According to the American College of Physicians, recent years have seen a significant drop off in the number of doctors entering primary care practices. US medical-school surveys found that in 1998 more than half of all third-year residents intended to pursue general medicine. By 2005, the number had dropped to one in five. As clinical demand increases, nurse practitioners (NPs) and physician assistants (PAs) are practicing with greater autonomy and prescribing more medication than ever before—approximately 750 million prescriptions per year. NPs and PAs represent a major component of our present and future healthcare delivery system, yet historically the pharmaceutical industry has considered them secondary targets.
Promotionally, the pharmaceutical industry should encourage its reps to spend as much face time with NPs and PAs as they currently do with physicians. These clinicians typically spend more time than most physicians counseling and educating patients, so if they are armed with accurate drug information, it can lead to increased compliance and better outcomes.Pharma companies have a responsibility to develop and provide targeted continuing medical education (CME)/continuing education (CE) for NPs and PAs. Until recently, there have been no significant national CME/CE programs focused on this group. But now an increasing number of independently produced, multi-supported symposia (such as the Practicing Clinicians Exchange, launched in 2005) cater exclusively to the specific educational needs and goals of NPs and PAs.
This healthcare tipping point is evidence based. The American Medical Association (AMA), the American College of Physicians, the Robert Graham Center, and the US Department of Labor all cite a shortage of primary care physicians, and some predict the problem is only going to get worse:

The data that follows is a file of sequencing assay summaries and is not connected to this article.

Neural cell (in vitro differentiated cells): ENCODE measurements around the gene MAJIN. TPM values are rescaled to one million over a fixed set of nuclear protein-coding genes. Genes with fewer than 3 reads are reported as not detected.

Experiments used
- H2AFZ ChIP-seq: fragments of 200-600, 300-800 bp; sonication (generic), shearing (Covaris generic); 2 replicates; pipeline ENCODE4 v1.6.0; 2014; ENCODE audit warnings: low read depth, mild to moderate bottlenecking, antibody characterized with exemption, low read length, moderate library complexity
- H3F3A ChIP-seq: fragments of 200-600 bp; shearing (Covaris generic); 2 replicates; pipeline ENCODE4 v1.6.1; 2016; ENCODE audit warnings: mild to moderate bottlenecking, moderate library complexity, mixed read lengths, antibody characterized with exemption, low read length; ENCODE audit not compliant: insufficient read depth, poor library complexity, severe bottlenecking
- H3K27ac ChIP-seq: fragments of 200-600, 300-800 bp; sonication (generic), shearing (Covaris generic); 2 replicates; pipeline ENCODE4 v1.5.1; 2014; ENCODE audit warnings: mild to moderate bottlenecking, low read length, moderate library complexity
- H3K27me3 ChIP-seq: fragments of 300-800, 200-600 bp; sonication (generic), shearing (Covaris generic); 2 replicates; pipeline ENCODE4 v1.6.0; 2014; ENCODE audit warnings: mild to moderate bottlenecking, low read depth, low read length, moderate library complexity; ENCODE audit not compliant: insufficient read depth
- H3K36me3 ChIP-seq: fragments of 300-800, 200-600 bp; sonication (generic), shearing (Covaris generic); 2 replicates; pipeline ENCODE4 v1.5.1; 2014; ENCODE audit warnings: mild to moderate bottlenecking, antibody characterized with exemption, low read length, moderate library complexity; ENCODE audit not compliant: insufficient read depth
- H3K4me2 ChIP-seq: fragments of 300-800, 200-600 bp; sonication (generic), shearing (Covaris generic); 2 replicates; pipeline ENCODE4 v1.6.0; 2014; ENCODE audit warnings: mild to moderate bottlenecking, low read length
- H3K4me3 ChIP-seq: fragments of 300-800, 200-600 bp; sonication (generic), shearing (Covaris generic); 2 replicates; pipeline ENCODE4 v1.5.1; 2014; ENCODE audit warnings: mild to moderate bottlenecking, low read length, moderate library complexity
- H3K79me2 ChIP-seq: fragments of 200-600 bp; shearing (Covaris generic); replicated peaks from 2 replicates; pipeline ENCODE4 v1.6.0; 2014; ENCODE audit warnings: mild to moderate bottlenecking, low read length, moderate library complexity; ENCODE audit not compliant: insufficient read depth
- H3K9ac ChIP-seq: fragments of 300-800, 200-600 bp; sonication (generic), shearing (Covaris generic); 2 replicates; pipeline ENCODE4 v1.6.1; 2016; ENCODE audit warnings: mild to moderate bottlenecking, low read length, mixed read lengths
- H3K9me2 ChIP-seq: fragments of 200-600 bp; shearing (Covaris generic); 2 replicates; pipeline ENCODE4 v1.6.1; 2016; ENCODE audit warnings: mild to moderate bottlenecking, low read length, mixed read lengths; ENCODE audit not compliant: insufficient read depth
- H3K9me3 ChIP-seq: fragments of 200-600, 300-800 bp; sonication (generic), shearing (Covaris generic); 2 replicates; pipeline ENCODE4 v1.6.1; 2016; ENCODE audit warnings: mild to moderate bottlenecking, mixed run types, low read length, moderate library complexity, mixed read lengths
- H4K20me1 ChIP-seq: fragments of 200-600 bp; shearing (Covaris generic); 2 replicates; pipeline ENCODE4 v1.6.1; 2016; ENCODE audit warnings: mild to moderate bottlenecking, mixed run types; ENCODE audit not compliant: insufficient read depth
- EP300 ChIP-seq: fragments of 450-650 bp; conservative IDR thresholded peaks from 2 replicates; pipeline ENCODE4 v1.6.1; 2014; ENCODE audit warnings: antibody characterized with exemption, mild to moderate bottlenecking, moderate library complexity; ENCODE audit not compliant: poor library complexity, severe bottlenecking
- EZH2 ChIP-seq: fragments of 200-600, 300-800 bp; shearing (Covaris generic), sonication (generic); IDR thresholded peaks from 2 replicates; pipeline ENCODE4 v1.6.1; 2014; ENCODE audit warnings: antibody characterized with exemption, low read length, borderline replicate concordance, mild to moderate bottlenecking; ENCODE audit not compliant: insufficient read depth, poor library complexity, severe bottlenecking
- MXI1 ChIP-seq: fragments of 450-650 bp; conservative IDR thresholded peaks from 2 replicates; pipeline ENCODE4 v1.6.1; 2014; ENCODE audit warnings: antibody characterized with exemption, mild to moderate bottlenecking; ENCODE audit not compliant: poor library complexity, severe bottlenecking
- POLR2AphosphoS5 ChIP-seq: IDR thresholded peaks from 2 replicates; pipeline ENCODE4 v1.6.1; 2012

The confluence of changing demographics within the medical profession and increasing consumer demand for healthcare services has brought our nation's primary-care system to a tipping point. Market forces continue to move primary care physicians away from patients, and draw NPs and PAs toward patients in response.
Within the next few years, NPs and PAs will become first-line medical professionals for our country's growing and aging population. In order to ensure a robust healthcare future for our nation, the pharmaceutical industry should lead the charge to recognize these increasingly important clinicians with formalized, targeted educational initiatives. The industry must provide the leadership needed to support this crucial educational goal and to adapt continuing education to our evolving healthcare system. If pharma does not step up, who will?
Brad Mock and Nick Kiratsous contributed to this article.
Robert Green [email protected]